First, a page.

Overall, exercise regularly keeps you fit during pregnancy, increases your energy level and can help you cope better with labor. Post-baby workouts will also help you take weight off more quickly after delivery. Read the rest of this entry »
October 23rd, 2013 · Leave a Comment
By Dana Sparks
Uterine fibroids cause significant fear and morbidity and can compromise workplace performance, according to a recently published survey of nearly 1,000 women in the U.S.
Elizabeth Stewart, M.D., lead author and gynecologic surgeon at Mayo Clinic, says, "We conducted this survey to better understand the experience and needs of women with fibroids. Many people are unaware that the vast majority of women will experience uterine fibroids in their lifetime and that this condition can cause significant morbidity for those who are symptomatic.”
The results are published this month in American Journal of Obstetrics & Gynecology and Journal of Women’s Health. The findings shed new light on the impact, prevalence and treatment concerns related to uterine leiomyomas (fibroids), which affect up to 80 percent of women by age 50.
Click here for news release.
Journalists: Sound bites with Dr. Stewart are available in the downloads.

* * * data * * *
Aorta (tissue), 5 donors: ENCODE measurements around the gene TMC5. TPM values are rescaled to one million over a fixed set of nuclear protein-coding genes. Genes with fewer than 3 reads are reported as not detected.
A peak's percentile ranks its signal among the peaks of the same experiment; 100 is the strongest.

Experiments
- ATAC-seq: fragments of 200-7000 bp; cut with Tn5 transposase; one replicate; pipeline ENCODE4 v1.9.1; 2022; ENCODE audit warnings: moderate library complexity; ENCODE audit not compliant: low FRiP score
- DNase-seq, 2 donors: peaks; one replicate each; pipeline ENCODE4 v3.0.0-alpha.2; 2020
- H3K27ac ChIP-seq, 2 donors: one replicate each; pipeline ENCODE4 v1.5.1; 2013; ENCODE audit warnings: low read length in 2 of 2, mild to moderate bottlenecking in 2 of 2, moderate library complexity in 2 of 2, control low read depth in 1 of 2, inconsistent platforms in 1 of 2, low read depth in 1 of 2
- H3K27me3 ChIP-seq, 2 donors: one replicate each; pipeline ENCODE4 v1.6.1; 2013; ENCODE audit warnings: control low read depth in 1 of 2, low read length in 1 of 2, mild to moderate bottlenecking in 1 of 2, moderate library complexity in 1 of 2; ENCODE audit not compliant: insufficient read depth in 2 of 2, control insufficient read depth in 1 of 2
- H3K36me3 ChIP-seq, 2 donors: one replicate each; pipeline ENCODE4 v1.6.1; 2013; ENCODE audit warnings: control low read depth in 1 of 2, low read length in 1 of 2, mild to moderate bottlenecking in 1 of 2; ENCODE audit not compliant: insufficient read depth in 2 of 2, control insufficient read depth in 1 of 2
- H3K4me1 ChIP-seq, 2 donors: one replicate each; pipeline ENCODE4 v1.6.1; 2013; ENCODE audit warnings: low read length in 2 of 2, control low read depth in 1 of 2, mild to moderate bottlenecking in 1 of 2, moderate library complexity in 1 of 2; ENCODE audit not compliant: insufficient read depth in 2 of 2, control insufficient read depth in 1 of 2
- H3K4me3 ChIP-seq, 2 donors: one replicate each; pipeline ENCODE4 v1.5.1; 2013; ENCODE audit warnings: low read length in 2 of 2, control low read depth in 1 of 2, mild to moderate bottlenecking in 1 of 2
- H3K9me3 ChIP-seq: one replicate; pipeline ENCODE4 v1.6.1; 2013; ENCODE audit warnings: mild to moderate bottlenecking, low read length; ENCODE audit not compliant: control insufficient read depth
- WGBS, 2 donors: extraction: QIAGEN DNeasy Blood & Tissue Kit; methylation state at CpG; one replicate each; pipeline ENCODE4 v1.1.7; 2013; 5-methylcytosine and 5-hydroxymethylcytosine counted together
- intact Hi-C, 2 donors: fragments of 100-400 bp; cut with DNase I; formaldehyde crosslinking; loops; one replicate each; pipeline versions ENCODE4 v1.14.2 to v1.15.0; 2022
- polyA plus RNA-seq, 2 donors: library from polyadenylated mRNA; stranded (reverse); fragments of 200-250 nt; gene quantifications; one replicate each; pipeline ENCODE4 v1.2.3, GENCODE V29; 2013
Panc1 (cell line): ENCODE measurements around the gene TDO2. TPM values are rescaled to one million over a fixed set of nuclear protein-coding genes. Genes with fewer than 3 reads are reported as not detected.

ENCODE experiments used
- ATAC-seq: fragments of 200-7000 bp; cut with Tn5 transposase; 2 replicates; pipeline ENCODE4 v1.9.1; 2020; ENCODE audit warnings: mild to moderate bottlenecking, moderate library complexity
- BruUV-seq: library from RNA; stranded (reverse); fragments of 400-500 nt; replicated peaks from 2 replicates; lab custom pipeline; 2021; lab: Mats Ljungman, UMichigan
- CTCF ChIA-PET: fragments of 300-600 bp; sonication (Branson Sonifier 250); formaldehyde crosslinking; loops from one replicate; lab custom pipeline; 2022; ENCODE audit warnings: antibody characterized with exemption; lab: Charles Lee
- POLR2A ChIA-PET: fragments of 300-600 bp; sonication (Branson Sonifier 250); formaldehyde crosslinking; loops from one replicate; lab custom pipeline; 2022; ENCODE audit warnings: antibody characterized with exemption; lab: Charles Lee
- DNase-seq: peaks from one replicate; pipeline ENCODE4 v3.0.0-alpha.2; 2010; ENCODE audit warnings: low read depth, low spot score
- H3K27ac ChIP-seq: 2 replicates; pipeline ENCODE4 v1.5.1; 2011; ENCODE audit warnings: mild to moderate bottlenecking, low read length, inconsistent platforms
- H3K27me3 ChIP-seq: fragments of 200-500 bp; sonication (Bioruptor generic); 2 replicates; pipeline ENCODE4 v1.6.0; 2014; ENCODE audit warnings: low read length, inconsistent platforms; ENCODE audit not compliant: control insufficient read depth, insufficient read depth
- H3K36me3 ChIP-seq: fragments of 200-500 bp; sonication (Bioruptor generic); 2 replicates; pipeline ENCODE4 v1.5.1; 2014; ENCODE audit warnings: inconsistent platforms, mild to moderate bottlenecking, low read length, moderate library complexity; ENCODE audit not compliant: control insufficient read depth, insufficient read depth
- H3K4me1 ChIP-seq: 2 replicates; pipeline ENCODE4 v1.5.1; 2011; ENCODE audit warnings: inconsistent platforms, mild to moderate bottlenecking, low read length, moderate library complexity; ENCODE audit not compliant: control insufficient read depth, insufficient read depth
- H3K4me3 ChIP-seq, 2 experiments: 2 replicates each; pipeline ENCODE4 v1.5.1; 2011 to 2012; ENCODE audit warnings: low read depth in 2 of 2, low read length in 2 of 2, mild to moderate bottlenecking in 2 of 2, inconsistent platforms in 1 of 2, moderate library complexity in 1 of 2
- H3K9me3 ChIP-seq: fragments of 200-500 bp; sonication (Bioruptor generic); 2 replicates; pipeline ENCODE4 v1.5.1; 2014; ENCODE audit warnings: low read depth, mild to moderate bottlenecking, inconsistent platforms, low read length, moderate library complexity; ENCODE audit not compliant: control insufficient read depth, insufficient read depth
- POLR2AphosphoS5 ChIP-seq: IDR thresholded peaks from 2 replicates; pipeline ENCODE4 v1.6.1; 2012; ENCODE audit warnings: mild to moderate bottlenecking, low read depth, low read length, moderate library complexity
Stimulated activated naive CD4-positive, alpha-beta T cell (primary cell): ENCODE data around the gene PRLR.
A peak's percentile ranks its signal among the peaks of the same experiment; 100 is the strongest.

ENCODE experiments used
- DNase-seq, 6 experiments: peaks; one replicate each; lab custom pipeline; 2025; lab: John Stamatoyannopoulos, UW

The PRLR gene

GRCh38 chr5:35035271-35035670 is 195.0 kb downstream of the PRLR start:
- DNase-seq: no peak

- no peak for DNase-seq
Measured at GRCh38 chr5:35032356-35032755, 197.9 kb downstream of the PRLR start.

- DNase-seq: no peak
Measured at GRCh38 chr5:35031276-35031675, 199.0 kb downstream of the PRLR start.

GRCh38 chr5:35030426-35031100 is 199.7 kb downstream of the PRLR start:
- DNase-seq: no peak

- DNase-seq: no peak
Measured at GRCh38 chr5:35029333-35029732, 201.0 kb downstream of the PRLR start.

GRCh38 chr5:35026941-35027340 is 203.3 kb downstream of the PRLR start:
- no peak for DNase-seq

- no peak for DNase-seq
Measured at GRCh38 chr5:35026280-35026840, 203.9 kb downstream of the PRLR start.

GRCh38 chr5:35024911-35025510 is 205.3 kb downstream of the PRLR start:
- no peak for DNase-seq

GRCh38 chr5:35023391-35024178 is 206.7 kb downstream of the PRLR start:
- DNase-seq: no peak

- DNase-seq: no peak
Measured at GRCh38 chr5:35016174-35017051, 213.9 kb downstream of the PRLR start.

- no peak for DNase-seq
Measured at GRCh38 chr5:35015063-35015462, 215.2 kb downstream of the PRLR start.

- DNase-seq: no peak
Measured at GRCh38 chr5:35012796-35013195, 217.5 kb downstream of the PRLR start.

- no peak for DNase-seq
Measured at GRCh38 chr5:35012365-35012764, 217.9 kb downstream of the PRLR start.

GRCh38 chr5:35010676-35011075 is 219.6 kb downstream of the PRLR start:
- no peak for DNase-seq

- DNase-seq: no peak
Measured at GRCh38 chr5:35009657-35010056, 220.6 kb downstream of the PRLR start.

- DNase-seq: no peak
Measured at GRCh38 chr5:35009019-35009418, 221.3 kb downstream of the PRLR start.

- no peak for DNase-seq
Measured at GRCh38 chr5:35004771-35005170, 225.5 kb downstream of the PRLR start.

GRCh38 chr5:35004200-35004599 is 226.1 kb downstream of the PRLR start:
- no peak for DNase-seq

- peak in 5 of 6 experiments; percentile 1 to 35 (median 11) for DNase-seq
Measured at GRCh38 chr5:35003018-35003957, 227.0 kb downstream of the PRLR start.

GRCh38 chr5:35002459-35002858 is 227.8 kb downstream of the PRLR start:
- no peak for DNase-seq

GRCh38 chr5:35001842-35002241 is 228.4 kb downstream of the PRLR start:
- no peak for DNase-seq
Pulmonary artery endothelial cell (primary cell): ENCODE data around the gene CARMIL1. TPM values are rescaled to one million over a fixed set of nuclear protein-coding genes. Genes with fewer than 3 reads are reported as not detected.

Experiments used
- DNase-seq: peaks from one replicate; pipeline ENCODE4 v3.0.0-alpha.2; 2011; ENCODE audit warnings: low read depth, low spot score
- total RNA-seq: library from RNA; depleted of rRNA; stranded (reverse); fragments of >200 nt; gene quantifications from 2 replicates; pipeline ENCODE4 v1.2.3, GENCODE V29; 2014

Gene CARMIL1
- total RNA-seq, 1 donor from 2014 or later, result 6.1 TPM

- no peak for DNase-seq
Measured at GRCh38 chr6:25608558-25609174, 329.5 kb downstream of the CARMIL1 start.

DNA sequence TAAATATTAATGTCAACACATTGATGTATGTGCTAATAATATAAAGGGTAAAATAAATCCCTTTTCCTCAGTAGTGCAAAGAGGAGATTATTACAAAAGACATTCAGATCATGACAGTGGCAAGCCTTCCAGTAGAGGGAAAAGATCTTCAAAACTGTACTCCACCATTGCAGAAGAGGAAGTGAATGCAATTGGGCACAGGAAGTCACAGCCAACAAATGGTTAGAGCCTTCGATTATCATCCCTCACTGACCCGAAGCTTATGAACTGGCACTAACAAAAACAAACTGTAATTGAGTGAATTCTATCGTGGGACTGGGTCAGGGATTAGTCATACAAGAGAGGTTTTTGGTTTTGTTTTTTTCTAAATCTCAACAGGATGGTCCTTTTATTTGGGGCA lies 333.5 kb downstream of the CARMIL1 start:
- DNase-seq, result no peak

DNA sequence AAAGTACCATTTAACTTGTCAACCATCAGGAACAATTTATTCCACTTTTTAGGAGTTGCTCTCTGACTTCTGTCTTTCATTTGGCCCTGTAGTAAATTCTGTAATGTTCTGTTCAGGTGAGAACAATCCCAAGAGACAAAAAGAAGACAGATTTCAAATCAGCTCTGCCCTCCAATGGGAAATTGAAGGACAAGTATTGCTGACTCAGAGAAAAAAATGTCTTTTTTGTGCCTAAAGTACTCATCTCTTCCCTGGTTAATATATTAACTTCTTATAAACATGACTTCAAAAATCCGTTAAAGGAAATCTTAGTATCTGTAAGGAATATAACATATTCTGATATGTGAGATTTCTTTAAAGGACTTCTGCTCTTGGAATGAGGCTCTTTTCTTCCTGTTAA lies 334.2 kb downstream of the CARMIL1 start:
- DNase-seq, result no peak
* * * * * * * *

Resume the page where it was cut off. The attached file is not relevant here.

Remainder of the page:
October 16th, 2013 · Leave a Comment
By Dennis Douda
Expectant moms have yet another good reason to get their flu shot. It may lower their new baby’s risk of autism. "From a public health point of view, this is very exciting news," says Greg Poland, M.D., head of Mayo Clinic's Vaccine Research Group. "About 1 in 88 kids or so in the U.S. are getting diagnosed with autism spectrum disorder (ASD), so this is a major public health issue and the potential benefit is huge." The Centers for Disease Control (CDC) says autism has increased tenfold over the past 40 years. So, who wouldn’t roll up their sleeve to lower the risk? [TRT 1:42]
Journalists: To read a transcript of the video report click here. Additional b-roll is available in the downloads.
[1.] Pediatrics, 2012 Dec;130(6):e1447-54. doi: 10.1542/peds.2012-1107.
Epub 2012 Nov 12. http://www.ncbi.nlm.nih.gov/pubmed/23147969
[2.] NIH/National Inst. Of Mental Health http://www.nimh.nih.gov/news/science-news/2013/flu-in-pregnancy-may-quadruple-childs-risk-for-bipolar-disorder.shtml
[3.] Pediatrics, 2001 May;107(5):E84. http://www.ncbi.nlm.nih.gov/pubmed/11331734
August 26th, 2013 · Leave a Comment
By Dana Sparks